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Bedbug Prevention and Treatment Action Plan

Bedbug Prevention and Treatment Action Plan
Van Buren Housing Authority

Bedbug infestations are once again a serious problem in housing throughout the country. Public housing properties are not immune to infestations. Bedbugs live on human and animal blood and typically hide and live in dark and undisturbed locations such as cracks and crevices. They can live for long periods of time without feeding and although visible to the naked eye, they may be difficult to detect.

A. Education
The Van Buren Housing Authority (hereinafter referred to as PHA) shall educate staff and new and existing residents in our PHA community about bed bugs. Information provided will include identification of bed bugs, habitats, how to avoid bringing bed bugs home and what residents should do if they find a bed bug in their unit or offices.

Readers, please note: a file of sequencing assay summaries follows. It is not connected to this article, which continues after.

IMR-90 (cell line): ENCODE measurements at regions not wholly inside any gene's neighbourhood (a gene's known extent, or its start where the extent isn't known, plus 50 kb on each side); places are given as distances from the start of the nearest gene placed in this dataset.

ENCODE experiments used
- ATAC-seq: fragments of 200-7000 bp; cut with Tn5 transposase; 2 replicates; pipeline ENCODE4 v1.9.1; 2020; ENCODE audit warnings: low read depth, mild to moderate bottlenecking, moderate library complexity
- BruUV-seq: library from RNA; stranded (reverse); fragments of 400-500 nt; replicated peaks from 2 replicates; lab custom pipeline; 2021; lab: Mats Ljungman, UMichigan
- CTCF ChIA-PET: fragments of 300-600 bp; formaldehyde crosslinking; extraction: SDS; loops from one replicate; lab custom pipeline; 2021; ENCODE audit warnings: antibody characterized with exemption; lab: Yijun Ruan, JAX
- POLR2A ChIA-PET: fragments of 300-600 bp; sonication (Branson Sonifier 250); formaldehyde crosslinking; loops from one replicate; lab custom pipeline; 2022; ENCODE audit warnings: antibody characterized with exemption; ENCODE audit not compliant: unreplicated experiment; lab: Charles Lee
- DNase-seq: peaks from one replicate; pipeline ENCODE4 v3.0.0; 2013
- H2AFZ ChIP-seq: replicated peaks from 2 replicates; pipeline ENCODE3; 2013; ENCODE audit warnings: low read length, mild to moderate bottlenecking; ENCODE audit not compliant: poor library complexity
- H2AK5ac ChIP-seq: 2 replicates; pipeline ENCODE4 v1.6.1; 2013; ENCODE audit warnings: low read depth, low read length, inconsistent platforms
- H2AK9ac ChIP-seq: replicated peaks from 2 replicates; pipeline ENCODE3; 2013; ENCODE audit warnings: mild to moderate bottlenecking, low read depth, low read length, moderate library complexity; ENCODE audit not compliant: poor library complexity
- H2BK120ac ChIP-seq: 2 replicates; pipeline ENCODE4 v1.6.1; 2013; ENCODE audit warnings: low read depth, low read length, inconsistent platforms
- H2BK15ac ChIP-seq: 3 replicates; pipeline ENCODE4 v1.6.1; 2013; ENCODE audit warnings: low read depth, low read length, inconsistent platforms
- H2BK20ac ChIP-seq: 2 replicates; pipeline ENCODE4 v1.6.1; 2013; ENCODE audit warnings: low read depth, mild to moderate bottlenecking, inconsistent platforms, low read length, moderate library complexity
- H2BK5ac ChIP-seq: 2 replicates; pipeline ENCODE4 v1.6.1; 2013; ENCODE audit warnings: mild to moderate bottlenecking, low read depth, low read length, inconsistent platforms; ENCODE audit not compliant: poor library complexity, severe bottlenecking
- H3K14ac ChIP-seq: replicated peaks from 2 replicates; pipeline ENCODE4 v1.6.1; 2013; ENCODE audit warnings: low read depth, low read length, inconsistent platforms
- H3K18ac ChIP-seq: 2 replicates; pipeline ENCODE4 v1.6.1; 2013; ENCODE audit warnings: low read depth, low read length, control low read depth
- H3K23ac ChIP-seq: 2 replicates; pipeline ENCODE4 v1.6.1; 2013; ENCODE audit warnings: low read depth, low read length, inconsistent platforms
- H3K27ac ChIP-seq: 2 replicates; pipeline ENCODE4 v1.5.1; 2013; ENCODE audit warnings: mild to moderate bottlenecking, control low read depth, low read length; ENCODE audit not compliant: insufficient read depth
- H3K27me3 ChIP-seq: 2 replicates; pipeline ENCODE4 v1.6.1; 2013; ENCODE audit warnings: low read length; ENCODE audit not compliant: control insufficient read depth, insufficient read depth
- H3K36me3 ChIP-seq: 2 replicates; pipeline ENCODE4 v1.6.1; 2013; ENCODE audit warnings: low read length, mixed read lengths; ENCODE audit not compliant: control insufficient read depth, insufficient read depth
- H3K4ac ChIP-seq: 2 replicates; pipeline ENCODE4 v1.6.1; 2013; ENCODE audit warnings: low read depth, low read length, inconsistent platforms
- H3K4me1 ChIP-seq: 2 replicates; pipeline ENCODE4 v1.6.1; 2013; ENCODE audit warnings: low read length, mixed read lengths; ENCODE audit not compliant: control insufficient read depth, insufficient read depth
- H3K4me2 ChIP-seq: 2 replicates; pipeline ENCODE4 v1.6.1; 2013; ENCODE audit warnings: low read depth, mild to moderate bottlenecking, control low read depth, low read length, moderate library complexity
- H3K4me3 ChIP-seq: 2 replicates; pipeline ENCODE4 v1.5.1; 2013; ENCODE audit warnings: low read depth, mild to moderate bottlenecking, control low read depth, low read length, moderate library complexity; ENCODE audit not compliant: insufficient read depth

• The PHA will incorporate bedbug awareness and identification in the Tenant Orientation process.
  • The following may be used by the PHA as part of the ongoing training process.
    • Articles in the PHA newsletter
    • A video and information on prevention and treatment shared during move-in and at annual re-sign
    • Flyers delivered to residents
    • Posters in common areas including laundry rooms
    • Training sessions conducted by staff or third-party professionals.
  • Provide property management and maintenance staff with suitable training on the identification and treatment of bedbugs.
  • Provide Central Office staff with suitable training on the identification of bedbugs.

B. PHA Bedbug Prevention

  • Common areas such as laundry facilities, lobbies and community rooms are visually inspected by trained staff monthly.
  • Pest control contracts will require inspection of these common areas and individual units by pest control professionals (PCP) as part of the regular service.